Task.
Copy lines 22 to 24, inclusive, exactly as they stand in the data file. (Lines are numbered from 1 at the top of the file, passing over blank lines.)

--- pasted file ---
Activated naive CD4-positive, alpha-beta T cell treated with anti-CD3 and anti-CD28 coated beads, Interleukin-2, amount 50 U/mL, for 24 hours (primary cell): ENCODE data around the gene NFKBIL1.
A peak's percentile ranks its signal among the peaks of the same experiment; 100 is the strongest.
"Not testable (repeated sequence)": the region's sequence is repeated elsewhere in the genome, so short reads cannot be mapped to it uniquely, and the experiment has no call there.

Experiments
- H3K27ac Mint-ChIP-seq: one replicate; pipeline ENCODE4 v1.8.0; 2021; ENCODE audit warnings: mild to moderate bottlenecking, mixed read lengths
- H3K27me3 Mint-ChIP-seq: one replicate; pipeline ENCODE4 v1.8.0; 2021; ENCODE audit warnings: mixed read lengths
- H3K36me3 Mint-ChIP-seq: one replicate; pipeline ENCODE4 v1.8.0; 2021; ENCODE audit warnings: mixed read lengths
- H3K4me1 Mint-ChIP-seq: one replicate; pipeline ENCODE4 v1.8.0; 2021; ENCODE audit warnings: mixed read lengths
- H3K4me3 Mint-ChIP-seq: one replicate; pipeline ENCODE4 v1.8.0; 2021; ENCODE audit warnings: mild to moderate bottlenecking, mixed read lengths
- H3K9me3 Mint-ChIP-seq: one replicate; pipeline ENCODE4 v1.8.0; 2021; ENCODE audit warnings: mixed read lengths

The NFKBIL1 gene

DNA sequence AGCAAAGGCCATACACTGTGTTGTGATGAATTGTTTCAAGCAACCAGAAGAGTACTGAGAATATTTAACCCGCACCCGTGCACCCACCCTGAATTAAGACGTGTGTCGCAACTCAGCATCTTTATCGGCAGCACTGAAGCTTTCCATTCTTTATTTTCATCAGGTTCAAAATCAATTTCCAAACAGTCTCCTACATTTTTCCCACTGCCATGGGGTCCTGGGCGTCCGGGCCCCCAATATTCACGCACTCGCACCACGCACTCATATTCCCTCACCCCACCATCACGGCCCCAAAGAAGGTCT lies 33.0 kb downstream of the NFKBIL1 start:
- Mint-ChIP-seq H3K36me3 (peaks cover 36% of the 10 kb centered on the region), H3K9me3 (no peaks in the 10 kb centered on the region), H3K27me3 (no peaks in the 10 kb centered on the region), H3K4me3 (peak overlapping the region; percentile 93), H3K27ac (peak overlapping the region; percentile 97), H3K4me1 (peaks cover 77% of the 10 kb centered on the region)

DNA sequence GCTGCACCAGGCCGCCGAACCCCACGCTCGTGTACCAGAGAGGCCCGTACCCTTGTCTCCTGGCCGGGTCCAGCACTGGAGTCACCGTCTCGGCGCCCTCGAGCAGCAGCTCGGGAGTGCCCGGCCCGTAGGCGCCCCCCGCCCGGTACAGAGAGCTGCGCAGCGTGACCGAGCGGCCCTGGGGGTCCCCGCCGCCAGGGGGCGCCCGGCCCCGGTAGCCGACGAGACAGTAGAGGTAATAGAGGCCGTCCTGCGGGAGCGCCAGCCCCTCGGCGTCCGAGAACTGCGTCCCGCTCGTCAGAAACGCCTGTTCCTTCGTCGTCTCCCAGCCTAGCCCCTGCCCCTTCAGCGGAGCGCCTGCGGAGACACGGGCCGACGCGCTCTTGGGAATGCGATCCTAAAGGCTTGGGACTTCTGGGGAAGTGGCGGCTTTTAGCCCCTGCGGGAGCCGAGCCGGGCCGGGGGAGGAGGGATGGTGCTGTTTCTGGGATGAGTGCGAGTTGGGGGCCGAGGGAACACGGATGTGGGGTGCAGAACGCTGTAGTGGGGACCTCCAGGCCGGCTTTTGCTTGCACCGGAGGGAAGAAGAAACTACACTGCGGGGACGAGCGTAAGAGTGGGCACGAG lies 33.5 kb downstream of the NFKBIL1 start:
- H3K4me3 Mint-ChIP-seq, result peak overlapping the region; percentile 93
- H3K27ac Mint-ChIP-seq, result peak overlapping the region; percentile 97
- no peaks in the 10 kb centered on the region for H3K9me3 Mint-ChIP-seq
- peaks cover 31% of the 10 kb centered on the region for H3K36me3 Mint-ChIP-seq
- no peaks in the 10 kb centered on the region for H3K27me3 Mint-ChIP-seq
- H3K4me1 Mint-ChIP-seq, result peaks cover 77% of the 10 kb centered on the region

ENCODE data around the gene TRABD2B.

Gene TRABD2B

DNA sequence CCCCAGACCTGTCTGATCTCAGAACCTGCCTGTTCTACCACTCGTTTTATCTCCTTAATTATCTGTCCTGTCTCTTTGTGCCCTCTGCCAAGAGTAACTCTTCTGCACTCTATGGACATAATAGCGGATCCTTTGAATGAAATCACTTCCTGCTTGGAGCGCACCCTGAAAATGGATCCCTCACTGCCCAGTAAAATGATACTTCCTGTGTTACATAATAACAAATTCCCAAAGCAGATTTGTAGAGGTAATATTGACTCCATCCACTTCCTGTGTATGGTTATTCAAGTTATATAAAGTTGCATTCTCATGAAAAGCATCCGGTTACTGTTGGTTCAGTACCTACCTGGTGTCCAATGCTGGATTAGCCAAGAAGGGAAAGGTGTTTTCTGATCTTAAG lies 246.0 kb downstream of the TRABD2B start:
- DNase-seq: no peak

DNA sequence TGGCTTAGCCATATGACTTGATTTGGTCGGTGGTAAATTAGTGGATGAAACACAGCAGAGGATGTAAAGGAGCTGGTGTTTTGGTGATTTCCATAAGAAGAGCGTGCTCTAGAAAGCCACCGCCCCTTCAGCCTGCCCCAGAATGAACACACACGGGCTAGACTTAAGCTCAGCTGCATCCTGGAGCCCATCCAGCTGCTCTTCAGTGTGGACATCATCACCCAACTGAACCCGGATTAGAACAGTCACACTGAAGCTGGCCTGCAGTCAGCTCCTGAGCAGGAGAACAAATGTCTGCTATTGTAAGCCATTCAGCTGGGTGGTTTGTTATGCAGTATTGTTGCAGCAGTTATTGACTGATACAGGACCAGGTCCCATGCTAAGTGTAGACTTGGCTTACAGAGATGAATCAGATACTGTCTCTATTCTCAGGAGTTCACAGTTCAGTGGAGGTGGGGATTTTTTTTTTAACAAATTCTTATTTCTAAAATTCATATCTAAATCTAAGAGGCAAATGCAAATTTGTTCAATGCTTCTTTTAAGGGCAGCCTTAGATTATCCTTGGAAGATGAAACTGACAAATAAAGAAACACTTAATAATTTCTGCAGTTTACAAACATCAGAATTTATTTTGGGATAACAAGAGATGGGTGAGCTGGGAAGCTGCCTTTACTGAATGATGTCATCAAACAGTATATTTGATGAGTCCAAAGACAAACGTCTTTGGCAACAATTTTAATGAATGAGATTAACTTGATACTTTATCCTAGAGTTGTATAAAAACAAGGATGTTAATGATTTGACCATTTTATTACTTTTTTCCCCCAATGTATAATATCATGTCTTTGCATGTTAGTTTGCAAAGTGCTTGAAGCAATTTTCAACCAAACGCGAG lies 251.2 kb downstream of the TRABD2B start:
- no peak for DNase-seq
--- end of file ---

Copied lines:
Gene TRABD2B

DNA sequence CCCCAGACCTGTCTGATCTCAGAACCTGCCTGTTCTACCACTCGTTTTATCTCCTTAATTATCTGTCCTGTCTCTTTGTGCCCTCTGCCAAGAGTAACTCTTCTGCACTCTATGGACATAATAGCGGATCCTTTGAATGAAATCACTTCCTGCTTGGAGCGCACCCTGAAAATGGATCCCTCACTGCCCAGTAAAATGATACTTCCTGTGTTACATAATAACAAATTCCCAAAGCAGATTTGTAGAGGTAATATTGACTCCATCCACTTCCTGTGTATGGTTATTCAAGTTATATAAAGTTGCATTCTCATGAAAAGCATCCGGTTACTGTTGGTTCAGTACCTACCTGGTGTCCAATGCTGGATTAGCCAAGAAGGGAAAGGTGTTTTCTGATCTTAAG lies 246.0 kb downstream of the TRABD2B start:
- DNase-seq: no peak